The lamps that look like jelly babies are known as Roly Poly sculptures (also £195/€228). Like the Rocket, the internal light bulb is something that you can add yourself. They're based on the classic jelly baby, introduced by Bassett in 1953 and come in all the colours of the real sweet, apart from purple. Unlike the contemporary jelly babies which have different shapes and individual names (spooky) the Roly Poly sculptures are all the same shape. I ask Waller if the design was born of a genuine love of the confectionary. He gives a nostalgic sigh. "Jelly babies must be one of God's greatest inventions. If I were stuck on a desert island, I'd be looking for the jelly baby tree." With bold colours, inventive shapes, and Pop Art influence, the Tutti Frutti collection harks back to the 1970s. "I used to think of the 1970s as the decade that taste forgot," Waller says. "Now, with the benefit of time passed in between, I can see that it was an astonishingly brilliant design decade with a sense of fun and adventure before we all got too serious."
Andrew Martin isn't the first brand to produce Pop Art furniture in the shape of confectionary. The Italian brand, Gugliermetto, has a deliciously realistic range including: a pouffe in the shape of a rounded chocolate with multi-coloured sprinkles; a sofa in the shape of a chocolate bar, which comes in dark or milk; and the Big Eat Bigné, a giant profiterole with icing in dark chocolate, pistachio, custard, mandarin, raspberry and pink. All were designed by Diego Maria Gugliermetto and the company doesn't release the price unless you want to buy. My guess is that they're verrry expensive.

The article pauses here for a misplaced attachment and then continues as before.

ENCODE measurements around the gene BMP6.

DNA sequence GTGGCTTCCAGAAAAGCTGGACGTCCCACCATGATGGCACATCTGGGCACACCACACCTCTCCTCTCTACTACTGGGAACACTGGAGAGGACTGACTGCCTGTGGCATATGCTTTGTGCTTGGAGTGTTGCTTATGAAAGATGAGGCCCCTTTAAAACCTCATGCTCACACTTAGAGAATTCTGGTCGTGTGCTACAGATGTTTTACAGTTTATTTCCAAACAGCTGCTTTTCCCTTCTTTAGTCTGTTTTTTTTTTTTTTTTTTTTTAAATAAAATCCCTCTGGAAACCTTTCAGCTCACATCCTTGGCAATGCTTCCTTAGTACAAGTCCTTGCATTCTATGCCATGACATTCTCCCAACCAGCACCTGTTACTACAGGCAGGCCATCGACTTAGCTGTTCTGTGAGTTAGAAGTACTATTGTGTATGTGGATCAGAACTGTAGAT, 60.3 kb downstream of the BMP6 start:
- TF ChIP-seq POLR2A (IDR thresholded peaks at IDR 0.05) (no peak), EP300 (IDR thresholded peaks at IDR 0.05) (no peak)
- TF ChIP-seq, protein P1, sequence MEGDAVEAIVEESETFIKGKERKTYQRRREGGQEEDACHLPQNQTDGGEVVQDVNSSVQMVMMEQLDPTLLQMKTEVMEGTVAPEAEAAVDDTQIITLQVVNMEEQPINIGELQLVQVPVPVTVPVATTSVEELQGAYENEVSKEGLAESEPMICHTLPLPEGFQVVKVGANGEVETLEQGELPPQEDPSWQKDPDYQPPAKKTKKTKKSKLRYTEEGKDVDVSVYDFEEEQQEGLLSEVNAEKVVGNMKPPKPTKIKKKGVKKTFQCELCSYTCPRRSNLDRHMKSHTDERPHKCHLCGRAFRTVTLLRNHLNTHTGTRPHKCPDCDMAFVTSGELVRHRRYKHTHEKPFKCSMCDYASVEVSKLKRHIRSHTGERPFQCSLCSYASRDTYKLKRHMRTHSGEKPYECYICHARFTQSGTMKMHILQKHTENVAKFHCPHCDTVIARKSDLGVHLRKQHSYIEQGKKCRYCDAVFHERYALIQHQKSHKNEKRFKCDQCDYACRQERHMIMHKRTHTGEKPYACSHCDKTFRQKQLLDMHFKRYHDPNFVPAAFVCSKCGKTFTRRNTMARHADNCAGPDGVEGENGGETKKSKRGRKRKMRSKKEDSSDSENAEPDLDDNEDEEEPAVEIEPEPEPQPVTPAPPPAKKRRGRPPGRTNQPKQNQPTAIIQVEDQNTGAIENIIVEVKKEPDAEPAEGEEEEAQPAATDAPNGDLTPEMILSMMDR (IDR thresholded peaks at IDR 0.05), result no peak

All this is sweet stuff, but not for everyone, especially in a country inclined to go for neutrals and an easy life. Here's the voice of reason… "No matter how much you love pop, you are never going to want to look at it every day, all year," says Helen Coughlan of Meadows & Byrne. "As a teenager growing up in a haze of magnolia, pop was rebellious. Bringing a bit of it into a room was a way that we could express ourselves. But now I have a husband and children to take into account. It's not just about me."
If you love pop, she suggests that you bring it in in accessories. Like cushions. And just make sure that you can change the cushion covers. The Popsicle collection of fringed cushions (€39.95 each) from Meadows & Byrne comes in a choice of tangerine, pink lychee, lemonade; there's also a textured version in honeycomb fuchsia. And three or four of these colours is quite enough. "I would never throw out the rule book. I might close it, but I would never throw it out," Coughlan says. "You can go insane if you want - and throw the rainbow at the room - but you may not get the result you want at the end of the day." Careful now!
See andrewmartin.co.uk, g-experience.it, meadowsandbyrne.com